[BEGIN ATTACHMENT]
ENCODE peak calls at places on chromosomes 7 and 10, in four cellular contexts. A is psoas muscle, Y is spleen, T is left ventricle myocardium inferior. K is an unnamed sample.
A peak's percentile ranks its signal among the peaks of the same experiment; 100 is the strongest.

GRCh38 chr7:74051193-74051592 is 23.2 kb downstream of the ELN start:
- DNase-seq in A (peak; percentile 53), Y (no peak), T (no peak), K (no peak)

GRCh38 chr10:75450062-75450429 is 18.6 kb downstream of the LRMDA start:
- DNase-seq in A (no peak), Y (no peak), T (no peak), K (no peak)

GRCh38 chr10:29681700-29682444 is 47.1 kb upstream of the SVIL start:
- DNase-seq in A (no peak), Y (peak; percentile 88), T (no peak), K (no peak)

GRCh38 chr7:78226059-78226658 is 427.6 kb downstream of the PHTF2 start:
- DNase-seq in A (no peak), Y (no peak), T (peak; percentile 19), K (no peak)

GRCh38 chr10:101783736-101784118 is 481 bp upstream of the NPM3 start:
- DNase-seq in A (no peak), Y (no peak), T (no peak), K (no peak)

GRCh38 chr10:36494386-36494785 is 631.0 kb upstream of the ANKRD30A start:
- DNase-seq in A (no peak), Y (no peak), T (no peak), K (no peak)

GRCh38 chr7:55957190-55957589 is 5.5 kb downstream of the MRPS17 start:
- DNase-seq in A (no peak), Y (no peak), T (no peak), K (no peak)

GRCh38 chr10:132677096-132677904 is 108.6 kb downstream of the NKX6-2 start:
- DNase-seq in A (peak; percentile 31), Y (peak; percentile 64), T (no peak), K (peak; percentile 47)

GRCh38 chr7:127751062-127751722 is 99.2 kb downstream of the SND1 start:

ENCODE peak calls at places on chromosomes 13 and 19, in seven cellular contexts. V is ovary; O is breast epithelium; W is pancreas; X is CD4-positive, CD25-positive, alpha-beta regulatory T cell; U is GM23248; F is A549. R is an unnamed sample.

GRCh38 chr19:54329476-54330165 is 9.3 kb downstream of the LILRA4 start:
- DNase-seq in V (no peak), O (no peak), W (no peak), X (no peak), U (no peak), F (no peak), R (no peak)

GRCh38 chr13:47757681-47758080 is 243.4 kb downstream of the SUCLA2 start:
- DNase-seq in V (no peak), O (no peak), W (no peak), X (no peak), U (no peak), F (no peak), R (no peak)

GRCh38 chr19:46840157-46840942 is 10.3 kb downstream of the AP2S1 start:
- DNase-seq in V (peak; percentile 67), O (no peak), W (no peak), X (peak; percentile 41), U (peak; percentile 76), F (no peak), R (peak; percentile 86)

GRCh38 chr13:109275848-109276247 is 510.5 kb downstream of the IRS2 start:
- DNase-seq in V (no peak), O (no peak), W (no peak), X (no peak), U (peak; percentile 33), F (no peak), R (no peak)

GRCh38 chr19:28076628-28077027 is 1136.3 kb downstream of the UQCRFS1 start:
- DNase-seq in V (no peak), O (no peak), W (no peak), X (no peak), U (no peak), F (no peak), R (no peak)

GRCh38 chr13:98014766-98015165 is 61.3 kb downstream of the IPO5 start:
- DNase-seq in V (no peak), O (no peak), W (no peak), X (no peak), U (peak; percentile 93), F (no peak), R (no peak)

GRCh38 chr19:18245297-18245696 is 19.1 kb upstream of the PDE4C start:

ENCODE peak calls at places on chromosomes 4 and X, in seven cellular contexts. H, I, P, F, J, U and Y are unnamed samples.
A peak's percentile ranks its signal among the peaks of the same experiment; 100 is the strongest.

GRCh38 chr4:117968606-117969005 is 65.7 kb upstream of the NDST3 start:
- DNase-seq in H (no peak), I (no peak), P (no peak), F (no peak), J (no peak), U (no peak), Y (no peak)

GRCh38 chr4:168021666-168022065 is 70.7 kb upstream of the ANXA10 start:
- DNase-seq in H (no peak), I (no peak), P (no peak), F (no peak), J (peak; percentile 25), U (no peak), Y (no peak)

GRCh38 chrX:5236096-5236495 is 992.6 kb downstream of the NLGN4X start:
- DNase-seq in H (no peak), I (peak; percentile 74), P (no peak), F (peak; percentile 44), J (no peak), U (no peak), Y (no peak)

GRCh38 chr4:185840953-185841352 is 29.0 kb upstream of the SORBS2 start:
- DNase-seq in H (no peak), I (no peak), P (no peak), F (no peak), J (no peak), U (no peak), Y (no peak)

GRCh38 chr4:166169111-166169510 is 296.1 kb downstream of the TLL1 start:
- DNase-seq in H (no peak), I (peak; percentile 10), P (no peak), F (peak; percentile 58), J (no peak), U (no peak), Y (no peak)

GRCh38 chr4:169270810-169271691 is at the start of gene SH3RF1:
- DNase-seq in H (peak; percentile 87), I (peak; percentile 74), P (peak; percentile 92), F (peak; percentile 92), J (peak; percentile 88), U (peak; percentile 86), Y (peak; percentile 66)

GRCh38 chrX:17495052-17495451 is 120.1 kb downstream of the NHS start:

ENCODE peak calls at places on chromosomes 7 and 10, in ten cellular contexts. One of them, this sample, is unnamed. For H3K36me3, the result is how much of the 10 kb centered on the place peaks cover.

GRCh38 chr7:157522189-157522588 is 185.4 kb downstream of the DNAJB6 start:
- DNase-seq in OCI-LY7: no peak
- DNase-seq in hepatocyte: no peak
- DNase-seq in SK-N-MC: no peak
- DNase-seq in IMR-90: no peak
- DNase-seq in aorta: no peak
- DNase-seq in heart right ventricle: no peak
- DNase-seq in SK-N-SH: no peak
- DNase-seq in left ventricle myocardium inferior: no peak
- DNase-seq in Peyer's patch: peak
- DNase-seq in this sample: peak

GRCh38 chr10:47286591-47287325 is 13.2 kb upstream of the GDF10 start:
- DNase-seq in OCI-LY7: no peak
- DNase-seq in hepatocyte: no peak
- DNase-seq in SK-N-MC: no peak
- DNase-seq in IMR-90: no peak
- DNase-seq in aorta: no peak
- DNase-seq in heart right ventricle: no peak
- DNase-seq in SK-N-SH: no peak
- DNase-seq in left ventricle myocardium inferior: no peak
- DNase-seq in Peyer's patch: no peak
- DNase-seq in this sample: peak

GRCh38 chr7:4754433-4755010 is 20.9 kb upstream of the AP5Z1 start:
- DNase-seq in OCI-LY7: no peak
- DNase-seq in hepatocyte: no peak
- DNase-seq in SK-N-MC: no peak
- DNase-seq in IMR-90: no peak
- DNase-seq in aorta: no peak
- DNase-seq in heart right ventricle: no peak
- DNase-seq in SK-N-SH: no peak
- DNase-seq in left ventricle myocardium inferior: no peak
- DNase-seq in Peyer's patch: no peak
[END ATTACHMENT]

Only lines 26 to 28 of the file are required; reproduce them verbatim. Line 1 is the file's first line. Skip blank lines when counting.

- DNase-seq in V (peak; percentile 67), O (no peak), W (no peak), X (peak; percentile 41), U (peak; percentile 76), F (no peak), R (peak; percentile 86)

GRCh38 chr13:109275848-109276247 is 510.5 kb downstream of the IRS2 start:
- DNase-seq in V (no peak), O (no peak), W (no peak), X (no peak), U (peak; percentile 33), F (no peak), R (no peak)